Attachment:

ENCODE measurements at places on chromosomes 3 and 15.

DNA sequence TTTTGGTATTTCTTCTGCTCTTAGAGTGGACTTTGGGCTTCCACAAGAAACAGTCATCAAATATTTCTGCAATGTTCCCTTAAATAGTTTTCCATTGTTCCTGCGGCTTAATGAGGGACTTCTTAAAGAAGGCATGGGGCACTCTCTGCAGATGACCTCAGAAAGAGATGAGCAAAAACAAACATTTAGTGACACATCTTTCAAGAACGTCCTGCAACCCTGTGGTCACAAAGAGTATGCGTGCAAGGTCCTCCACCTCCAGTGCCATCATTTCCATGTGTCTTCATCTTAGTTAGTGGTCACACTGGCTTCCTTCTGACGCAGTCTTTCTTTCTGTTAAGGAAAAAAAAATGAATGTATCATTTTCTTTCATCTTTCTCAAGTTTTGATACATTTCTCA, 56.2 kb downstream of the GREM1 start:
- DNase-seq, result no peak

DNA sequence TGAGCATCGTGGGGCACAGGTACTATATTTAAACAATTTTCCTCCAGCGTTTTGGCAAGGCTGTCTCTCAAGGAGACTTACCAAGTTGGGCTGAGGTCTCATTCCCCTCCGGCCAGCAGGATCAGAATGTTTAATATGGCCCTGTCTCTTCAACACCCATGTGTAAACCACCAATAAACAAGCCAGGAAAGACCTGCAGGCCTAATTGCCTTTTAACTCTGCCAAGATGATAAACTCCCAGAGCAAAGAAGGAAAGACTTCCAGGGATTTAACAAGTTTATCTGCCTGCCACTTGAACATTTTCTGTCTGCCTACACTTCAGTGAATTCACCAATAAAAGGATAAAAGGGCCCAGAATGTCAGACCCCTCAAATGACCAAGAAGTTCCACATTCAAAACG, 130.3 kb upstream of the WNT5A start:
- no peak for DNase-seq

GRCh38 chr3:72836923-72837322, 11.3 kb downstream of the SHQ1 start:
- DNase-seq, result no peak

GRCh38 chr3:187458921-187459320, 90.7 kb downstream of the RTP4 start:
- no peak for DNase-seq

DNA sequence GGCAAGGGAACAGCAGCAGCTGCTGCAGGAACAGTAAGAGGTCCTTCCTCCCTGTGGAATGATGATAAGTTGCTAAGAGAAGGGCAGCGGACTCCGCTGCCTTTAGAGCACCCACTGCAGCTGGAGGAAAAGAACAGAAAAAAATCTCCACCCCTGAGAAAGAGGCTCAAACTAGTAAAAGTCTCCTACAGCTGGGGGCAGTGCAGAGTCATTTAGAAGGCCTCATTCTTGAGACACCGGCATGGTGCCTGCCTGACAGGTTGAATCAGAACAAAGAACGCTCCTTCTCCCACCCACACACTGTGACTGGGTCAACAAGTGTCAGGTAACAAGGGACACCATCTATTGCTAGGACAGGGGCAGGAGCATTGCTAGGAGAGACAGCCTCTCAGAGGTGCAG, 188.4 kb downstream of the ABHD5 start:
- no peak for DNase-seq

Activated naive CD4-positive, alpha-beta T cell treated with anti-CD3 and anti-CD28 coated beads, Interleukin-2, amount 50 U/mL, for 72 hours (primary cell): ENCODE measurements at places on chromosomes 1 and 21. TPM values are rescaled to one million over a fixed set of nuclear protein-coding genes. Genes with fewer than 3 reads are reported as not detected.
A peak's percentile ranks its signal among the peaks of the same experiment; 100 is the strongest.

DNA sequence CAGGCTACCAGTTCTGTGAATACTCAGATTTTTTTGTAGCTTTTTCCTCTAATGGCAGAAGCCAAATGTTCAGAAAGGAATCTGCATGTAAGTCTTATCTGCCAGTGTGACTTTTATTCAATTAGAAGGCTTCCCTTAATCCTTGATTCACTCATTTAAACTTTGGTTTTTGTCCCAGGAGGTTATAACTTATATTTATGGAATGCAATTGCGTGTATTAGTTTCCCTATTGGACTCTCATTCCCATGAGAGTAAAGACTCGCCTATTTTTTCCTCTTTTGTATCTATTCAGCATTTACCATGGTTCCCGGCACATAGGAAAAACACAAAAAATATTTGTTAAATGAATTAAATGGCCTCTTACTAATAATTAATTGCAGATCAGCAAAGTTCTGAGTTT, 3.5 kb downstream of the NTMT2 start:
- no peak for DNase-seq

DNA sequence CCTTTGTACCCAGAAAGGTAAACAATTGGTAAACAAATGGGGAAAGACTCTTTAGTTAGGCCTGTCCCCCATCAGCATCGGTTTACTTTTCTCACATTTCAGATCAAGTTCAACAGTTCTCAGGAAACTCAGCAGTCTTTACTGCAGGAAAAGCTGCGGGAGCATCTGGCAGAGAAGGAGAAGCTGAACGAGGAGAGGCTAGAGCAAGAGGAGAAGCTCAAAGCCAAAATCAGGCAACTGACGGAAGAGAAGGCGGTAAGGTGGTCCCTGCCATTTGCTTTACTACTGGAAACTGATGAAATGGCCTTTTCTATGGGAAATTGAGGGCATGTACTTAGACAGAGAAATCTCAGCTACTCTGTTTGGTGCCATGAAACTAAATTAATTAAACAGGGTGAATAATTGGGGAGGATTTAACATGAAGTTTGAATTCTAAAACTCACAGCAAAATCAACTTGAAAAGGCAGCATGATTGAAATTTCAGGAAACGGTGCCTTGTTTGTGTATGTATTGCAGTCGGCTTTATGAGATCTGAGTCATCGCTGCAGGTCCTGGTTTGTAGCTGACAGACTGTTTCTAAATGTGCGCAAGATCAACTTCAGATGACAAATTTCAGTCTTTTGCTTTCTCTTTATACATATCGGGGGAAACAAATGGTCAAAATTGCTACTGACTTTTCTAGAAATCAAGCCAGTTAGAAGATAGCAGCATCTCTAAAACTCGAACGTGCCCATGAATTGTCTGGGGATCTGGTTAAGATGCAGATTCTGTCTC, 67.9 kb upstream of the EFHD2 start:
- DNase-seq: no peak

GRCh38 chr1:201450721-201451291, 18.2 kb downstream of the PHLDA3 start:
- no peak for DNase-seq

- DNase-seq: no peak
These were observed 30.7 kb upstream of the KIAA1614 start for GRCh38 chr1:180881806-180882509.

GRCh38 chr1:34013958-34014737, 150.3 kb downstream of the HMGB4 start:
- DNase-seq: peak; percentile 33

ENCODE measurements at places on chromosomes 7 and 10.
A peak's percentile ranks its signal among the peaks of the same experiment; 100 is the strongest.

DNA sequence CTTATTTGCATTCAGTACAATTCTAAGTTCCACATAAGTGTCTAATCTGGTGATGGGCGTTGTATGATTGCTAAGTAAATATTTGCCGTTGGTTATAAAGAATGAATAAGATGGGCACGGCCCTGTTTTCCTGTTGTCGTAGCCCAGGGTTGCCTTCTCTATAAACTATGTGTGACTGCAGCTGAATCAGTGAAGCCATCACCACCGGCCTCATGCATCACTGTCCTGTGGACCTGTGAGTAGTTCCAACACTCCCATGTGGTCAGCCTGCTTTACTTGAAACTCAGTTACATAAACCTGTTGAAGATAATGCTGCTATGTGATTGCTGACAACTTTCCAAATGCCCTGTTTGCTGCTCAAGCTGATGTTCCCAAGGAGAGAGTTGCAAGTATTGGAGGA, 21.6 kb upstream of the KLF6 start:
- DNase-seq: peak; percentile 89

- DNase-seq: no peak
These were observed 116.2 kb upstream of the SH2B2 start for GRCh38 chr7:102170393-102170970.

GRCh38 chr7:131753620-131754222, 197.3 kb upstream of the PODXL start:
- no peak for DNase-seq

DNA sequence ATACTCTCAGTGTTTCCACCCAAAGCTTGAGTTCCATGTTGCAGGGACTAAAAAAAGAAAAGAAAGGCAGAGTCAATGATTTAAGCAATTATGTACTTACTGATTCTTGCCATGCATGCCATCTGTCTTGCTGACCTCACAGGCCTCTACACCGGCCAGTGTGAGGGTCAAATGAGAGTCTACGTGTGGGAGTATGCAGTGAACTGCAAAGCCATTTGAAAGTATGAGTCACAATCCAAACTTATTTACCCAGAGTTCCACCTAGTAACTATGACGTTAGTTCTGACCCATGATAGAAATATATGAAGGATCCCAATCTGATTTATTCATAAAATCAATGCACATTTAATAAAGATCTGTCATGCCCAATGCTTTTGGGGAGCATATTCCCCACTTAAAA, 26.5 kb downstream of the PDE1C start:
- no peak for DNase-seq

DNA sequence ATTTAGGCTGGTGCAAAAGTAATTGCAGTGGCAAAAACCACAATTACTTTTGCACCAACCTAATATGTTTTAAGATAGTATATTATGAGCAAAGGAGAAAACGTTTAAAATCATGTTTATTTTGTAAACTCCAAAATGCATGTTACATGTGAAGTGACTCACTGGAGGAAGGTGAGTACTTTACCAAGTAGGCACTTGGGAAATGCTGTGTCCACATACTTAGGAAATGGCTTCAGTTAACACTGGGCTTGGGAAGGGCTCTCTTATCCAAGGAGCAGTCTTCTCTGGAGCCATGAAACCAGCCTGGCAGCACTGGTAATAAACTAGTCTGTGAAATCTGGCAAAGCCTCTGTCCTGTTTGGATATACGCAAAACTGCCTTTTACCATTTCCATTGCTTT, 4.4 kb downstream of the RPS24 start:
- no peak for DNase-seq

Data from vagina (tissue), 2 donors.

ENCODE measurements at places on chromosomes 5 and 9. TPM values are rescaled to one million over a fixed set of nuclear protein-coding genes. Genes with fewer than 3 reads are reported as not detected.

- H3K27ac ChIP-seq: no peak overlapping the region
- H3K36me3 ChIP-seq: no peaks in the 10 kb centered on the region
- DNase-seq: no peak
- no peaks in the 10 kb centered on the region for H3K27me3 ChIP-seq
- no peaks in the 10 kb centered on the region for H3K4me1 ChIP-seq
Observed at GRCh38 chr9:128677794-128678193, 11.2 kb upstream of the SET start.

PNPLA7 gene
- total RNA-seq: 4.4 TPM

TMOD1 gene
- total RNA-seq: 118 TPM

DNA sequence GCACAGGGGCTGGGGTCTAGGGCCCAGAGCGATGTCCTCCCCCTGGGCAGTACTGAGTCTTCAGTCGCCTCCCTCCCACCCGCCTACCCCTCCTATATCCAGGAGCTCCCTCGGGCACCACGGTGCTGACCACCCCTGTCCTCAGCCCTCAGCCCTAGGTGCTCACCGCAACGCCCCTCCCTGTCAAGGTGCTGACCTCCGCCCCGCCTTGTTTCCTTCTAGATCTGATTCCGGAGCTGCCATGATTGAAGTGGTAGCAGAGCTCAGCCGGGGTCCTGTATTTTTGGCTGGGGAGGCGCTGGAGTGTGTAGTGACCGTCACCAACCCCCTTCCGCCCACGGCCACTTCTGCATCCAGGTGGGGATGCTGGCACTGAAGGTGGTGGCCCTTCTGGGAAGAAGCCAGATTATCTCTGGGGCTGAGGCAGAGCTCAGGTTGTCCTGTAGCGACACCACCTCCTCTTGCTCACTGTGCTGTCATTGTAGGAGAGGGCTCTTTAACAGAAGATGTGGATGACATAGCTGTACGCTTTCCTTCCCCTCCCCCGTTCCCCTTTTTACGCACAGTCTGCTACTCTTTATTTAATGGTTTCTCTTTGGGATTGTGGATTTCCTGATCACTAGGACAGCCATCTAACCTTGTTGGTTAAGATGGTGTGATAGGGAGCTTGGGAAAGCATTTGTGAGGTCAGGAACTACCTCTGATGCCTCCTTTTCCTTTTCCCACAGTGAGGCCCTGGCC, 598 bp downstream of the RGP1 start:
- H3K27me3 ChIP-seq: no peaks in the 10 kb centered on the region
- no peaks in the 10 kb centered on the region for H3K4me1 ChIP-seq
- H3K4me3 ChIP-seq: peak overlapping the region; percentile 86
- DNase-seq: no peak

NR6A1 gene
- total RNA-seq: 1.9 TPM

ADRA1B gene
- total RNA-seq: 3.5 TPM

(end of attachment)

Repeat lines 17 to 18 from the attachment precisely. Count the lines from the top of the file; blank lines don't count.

- DNase-seq: no peak

GRCh38 chr1:201450721-201451291, 18.2 kb downstream of the PHLDA3 start: